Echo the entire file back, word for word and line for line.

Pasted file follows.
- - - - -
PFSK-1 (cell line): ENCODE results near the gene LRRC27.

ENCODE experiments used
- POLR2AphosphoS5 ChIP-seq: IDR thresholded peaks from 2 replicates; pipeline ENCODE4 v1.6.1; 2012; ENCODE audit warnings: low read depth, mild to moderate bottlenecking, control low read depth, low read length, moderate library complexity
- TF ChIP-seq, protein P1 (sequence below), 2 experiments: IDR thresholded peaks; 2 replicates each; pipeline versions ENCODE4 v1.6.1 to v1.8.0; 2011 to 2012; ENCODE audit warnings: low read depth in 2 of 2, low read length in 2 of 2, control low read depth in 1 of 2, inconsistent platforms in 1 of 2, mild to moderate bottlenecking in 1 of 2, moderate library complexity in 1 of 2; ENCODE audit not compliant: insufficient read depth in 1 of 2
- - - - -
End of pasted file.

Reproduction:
PFSK-1 (cell line): ENCODE results near the gene LRRC27.

ENCODE experiments used
- POLR2AphosphoS5 ChIP-seq: IDR thresholded peaks from 2 replicates; pipeline ENCODE4 v1.6.1; 2012; ENCODE audit warnings: low read depth, mild to moderate bottlenecking, control low read depth, low read length, moderate library complexity
- TF ChIP-seq, protein P1 (sequence below), 2 experiments: IDR thresholded peaks; 2 replicates each; pipeline versions ENCODE4 v1.6.1 to v1.8.0; 2011 to 2012; ENCODE audit warnings: low read depth in 2 of 2, low read length in 2 of 2, control low read depth in 1 of 2, inconsistent platforms in 1 of 2, mild to moderate bottlenecking in 1 of 2, moderate library complexity in 1 of 2; ENCODE audit not compliant: insufficient read depth in 1 of 2